Not Exercising This Much Can Increase Your Risk of Mortality, Says Study
Everyone knows that exercise is a major player when it comes to an overall healthy lifestyle. In fact, working out regularly can reduce your risk of coronary heart disease and add so much goodness to your mind and body. Exercising a certain amount of time each week has been proven to actually extend your life. Just how much physical activity is necessary to help you hold off mortality? A recent study from the American Heart Association reveals that not exercising a certain amount can increase your risk of mortality, so read on to learn more, because this useful info can add years to your life. And next up, don't miss The 6 Best Exercises for Strong and Toned Arms in 2022, Trainer Says.
By performing a mere 2½ to 5 hours of moderate physical activity each week, you'll lower your risk of mortality
Recent research reveals that exercising can ward off mortality, so be inspired and get started. By performing moderately intense physical activity for a mere 2½ to 5 hours each week, you can lower your risk of mortality. Not too bad, right? That translates to a minimum of about 22 minutes every day at the low end of the spectrum, which is totally doable. Of course, as with most worthy things in life, the greater your physical activity, the longer you can live. Don't increase your risk of mortality—get up and active!
Participants lowered their risk of mortality by as much as 19% to 21% from every potential cause—simply by being physically active
Researchers reviewed medical records and activity data for over 100,000 adults from two studies. It included a Nurses' Health Study, consisting of all females, in addition to a Health Professionals Follow-up Study, which comprised of all males, covering 30 years from 1988 to 2018.
Each participant routinely performed the U.S. Department of Health and Human Services' (HHS) recommended times and guidelines, which means vigorous physical activity for 75 to 150 minutes each week, or 150 to 300 minutes each week of moderate activity.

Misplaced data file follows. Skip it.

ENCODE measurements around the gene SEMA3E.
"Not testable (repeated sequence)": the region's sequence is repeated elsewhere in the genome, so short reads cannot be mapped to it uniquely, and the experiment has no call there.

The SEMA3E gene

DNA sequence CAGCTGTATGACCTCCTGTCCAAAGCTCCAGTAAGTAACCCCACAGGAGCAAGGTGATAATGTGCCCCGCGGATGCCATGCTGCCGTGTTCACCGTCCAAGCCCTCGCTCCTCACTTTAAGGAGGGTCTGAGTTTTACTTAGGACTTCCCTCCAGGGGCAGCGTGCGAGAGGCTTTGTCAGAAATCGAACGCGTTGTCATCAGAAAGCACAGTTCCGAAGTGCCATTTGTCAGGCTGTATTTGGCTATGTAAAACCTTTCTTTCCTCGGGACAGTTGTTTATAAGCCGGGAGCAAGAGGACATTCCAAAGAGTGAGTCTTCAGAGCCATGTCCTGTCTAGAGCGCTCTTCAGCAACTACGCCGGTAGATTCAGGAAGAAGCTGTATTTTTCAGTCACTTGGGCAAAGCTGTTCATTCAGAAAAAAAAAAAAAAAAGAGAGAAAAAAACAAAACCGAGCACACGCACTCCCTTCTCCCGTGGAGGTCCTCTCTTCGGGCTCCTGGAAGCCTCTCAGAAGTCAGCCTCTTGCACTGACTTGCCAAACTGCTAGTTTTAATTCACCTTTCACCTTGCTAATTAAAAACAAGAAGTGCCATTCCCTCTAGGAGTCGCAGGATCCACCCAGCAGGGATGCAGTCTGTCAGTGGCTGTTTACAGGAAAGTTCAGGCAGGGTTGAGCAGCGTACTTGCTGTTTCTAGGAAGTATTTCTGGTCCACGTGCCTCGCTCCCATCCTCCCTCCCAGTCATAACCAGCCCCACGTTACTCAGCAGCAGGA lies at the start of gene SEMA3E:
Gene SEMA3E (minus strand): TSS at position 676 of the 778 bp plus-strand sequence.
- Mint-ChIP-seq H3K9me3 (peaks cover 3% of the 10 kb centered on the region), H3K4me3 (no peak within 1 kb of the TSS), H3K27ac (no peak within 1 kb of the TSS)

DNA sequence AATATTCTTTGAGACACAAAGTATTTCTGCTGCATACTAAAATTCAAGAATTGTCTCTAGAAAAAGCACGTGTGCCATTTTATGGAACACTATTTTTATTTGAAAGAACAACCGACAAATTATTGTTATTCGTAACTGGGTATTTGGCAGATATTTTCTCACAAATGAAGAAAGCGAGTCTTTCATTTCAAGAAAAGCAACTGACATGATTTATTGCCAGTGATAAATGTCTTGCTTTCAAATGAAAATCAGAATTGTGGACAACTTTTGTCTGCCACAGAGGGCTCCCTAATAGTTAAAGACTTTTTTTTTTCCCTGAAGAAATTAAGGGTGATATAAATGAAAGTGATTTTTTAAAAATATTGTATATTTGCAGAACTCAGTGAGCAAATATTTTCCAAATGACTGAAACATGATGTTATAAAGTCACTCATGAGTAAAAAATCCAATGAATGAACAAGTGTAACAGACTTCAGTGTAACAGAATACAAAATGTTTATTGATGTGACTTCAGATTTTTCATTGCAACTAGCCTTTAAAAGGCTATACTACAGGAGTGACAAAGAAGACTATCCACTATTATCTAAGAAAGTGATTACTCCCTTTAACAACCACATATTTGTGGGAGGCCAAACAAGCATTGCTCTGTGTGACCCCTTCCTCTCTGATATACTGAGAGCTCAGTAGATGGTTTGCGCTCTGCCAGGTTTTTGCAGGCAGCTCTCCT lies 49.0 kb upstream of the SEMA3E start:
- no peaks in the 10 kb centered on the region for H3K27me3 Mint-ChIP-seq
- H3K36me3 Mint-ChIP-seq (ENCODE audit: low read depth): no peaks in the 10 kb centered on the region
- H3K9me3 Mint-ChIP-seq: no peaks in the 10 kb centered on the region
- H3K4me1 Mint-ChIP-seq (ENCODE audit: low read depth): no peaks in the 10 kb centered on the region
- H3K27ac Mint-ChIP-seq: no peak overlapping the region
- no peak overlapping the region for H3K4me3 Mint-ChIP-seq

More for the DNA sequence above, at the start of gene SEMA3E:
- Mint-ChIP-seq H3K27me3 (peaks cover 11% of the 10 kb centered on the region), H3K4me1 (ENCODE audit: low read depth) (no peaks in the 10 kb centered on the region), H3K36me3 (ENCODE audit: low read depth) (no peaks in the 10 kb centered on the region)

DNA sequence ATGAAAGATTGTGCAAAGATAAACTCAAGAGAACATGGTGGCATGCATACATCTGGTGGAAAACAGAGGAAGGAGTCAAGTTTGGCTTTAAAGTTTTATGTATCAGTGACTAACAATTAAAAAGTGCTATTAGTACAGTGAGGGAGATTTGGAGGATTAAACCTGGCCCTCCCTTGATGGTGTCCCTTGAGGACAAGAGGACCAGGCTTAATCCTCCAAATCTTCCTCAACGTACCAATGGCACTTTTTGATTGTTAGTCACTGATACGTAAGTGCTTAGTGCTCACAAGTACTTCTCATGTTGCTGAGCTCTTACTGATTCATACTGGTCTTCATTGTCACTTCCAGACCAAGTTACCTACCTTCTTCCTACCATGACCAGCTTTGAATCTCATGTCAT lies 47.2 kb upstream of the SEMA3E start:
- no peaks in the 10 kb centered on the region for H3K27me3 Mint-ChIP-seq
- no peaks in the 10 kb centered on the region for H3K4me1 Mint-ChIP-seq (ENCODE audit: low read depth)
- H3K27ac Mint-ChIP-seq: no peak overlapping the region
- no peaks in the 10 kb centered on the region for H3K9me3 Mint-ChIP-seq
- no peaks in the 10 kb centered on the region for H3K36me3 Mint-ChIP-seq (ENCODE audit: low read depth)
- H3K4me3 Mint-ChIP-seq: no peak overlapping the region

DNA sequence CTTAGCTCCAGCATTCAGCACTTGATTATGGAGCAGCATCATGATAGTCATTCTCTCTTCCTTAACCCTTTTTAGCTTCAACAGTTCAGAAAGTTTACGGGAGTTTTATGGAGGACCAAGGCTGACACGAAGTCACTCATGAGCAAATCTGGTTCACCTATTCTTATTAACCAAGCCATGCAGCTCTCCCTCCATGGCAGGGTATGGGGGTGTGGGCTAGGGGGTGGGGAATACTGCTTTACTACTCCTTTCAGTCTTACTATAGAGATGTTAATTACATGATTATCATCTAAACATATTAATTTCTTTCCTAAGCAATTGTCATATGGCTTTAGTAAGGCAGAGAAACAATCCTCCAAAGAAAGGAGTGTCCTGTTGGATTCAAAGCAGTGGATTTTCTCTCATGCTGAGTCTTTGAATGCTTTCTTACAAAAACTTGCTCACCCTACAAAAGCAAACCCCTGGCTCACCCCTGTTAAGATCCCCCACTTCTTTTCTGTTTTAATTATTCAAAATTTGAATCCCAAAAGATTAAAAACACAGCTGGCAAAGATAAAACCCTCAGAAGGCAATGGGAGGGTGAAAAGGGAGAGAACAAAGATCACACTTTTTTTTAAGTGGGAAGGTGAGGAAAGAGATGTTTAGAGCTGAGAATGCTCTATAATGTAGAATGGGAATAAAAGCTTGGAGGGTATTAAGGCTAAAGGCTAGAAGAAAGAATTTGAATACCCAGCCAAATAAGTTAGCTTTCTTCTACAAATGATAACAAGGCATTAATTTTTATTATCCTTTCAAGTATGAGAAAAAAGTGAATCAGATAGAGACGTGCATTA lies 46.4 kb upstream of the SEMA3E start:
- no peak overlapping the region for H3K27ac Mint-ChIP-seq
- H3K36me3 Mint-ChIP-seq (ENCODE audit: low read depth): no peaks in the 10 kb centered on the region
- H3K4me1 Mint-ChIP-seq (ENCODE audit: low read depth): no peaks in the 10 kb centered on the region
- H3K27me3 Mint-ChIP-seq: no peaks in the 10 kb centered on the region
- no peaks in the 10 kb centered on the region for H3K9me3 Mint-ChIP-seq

The study determined that participants lowered their risk of death by as much as 19% to 21% from every potential cause—simply by being physically active. What's more inspiring is those who were active at a rate of two to four times the recommended levels of exercise (150 to 600 minutes each week), decreased their mortality risk at an even higher rate from every feasible cause.
The adults did not experience detrimental cardiovascular health consequences as a result of performing an increased activity level
According to Dong Hoon Lee, Sc.D., M.S., a research associate in the department of nutrition at the Harvard T.H. Chan School of Public Health in Boston, "The potential impact of physical activity on health is great, yet it remains unclear whether engaging in high levels of prolonged, vigorous or moderate intensity physical activity above the recommended levels provides any additional benefits or harmful effects on cardiovascular health." Lee adds, "Our study leveraged repeated measures of self-reported physical activity over decades to examine the association between long-term physical activity during middle and late adulthood and mortality."
The adults did not experience detrimental cardiovascular health consequences as a result of performing an increased activity level. Lee explains, "This finding may reduce the concerns around the potential harmful effect of engaging in high levels of physical activity observed in several previous studies," adding, "Our study provides evidence to guide individuals to choose the right amount and intensity of physical activity over their lifetime to maintain their overall health. Our findings support the current national physical activity guidelines and further suggest that the maximum benefits may be achieved by performing medium to high levels of either moderate or vigorous activity or a combination."
Here's how you can up your physical activity if you're not getting enough
Lee also explains that individuals who do vigorous activity for less than 75 minutes, or moderate activity for less than 150 minutes, can potentially lower their risk of death by being persistent with either 75 to 150 minutes of vigorous exercise or 150 to 300 minutes of moderately intense physical activity each week—or a combo—and stick it out for the long-term.
The conclusion revealed adults who participate in twice as much as the current recommended physical activity (at both moderate and vigorous levels) endured the lowest risk of death long-term. So if you don't want to increase your risk of mortality, lace up your sneakers, and start exercising! For more statistics on the analysis, see the full report on ScienceDaily.